Thursday, September 25, 2014

Red Huckleberry Jelly

Red Huckleberries (Vaccinium parvifolium) are found in Southeast Alaska.  These berries ripen in the late summer, to early fall.  They are a tart little berry.  While there aren't a lot of recipes written for red huckleberries, I have found that you can use in recipes that call for blueberries.  While they are not as sweet as blueberries, they are also not as wormy.
Huckleberry Jelly
Important Tips for Jelly Making
Cook your berries down and pour them and their juice into a jelly bag or cheesecloth.  Let it hang until the juice has drained out of the berries.  
Always measure sugar into a bowl and then use the measuring cup to measure it again into the jelly pot.  It is easy to miscount the cups of sugar, so...measure twice.

 Cut the tops off of the Certo packs and put them in something so they don't fall over and spill.  You want the tops off so they are ready to pour when the jelly mixture comes to a full rolling boil.
 Boil your lids for 20 minutes so they are sure to be sterilized.
 You can sterilize your jars by baking them in a 350F oven for 20 minutes.
Turn your jars over after you put the lids on.  Set the timer for 5 minutes and then turn them right side up when the timer rings.  Listen to the lids pop.
Huckleberry Jelly
4-1/2 cups huckleberry or blueberry juices
7 cups sugar
2 pouches Certo pectin
2 Tbs fresh lemon juice (I use 1/2 Tbs concentrate if I don't have fresh)
1/2 tsp butter, optional

I follow the blueberry jam recipe in the Certo Pectin box when I make blueberry or huckleberry jelly.  The recipe calls for crushed berries, but I use berry juice.  Huckleberries and blueberries don't have a lot of pectin so you do need two pouches of pectin.  If you add unripe berries to your mix, you get more pectin in your juice but you still need the two pouches.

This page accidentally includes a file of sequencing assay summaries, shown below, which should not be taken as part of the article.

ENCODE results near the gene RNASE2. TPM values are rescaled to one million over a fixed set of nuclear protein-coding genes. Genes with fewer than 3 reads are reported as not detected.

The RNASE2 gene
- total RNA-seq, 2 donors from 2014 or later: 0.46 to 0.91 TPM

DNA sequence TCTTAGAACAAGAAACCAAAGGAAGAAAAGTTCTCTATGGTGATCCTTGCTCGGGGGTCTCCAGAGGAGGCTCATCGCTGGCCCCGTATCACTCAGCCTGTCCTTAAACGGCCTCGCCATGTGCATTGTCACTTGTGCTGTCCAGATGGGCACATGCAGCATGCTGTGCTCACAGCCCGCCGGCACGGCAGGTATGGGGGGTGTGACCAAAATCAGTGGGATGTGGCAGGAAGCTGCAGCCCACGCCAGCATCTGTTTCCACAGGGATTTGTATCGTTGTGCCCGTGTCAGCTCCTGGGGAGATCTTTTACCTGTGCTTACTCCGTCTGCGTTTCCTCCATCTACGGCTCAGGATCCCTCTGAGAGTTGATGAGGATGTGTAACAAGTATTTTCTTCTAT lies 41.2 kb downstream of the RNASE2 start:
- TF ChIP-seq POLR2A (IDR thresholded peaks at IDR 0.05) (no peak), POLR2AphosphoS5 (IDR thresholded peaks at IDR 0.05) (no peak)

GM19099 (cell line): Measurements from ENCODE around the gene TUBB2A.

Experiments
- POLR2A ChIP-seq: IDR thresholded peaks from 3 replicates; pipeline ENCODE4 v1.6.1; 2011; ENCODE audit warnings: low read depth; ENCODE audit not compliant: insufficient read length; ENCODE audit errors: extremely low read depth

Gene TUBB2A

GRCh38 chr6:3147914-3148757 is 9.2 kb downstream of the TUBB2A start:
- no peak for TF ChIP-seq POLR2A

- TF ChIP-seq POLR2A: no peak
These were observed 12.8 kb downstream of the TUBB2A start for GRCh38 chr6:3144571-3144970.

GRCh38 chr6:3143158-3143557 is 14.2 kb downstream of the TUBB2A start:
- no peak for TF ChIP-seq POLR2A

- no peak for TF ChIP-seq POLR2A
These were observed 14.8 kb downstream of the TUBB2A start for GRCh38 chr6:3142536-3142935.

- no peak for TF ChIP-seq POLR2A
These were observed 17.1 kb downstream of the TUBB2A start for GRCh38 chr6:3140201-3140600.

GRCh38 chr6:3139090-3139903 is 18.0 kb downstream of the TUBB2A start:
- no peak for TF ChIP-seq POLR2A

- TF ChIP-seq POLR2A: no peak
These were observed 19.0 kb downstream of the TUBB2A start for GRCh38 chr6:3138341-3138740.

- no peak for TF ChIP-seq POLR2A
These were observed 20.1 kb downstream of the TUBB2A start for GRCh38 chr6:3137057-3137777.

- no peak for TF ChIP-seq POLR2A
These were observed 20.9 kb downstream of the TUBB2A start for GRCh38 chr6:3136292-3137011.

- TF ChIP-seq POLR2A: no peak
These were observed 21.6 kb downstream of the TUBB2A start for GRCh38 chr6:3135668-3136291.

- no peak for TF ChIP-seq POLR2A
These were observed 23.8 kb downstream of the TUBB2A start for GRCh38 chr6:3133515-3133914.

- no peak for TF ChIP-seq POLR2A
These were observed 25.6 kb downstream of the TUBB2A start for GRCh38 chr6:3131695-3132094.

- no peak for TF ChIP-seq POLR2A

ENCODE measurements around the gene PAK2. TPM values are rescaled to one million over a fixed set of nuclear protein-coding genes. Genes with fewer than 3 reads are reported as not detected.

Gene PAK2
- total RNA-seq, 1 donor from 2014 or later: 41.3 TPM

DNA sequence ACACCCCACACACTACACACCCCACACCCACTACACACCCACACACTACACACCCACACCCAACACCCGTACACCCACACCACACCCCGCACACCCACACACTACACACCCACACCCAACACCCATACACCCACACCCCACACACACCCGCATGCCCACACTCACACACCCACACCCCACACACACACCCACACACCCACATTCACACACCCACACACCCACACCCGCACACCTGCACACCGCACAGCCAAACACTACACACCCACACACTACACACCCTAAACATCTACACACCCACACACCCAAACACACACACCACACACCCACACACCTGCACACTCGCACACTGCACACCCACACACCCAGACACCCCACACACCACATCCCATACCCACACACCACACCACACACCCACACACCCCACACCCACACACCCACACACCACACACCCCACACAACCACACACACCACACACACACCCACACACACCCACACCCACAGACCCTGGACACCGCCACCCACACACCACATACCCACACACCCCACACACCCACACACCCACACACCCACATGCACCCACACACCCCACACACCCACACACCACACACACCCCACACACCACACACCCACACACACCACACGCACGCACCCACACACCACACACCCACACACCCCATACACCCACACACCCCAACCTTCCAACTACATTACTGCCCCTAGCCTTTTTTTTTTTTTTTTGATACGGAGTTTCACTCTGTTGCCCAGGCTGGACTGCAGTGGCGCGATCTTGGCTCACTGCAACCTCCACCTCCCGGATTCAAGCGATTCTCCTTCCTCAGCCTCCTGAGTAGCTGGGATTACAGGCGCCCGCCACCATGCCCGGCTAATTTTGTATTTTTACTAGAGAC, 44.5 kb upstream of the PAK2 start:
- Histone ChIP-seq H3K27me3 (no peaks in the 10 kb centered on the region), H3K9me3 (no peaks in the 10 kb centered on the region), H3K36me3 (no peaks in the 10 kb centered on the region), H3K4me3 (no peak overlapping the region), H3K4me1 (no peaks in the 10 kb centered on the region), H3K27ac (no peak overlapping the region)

Place the exact amount of juice and sugar into a 6-8 quart pot.  Bring the mixture to a full rolling boil on a higher heat, stirring constantly.  Add the butter when the mixture warms up.  When the mixture boils so hard you can't stir it down, add the pectin.  Return the mixture to a rolling boil and boil for exactly 1 minute, stirring constantly.  Remove the mixture from heat and skim off the foam with a metal spoon.

Quickly ladle the jelly into prepared jars, leaving 1/8" at the top of each jar.  Wipe any excess jelly off of the rims.  Cover the jar with the two piece lids.  Screw bands tight.  Turn the jars upside-down for 5 minutes.  Then turn the jars right side up and let cool.




8 comments:

  1. Your recipe sounds wonderful! I have a garden full of jalepino peppers waiting for jelly - love that stuff! I also have tomatoes and peppers waiting for salsa and I would rather sew.

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    1. You are so lucky to have those wonderful vegetables in your garden. I have had jelly made with liliquoi and jalapeño peppers. It was the best!! Tomatoes and peppers...salsa? I know what you mean though....I'd rather be sewing too.

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  2. Hi Kathi! Wanted to respond to comments left on my blog at Sew Fresh Quilts, but because of your Google+ profile you are a no reply blogger. Pressing seams - open or to the side - please check out my Top 10 Tips here http://sewfreshquilts.blogspot.ca/p/blog-page_3.html

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  3. I have made jam before but not jelly / both are a bit of work but oh the reward afterwards! ( and during...the sweet scent wafting through the house ! : ) I enjoyed seeing YOUR hard work ! :)

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    1. Yes, the rewards.... I make a lot of jelly so it only takes about an hour. It helps to have all the stuff on hand and have a routine.

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  4. it looks beautiful!!!

    I so have always wanted to try to can but never have been brave enough.

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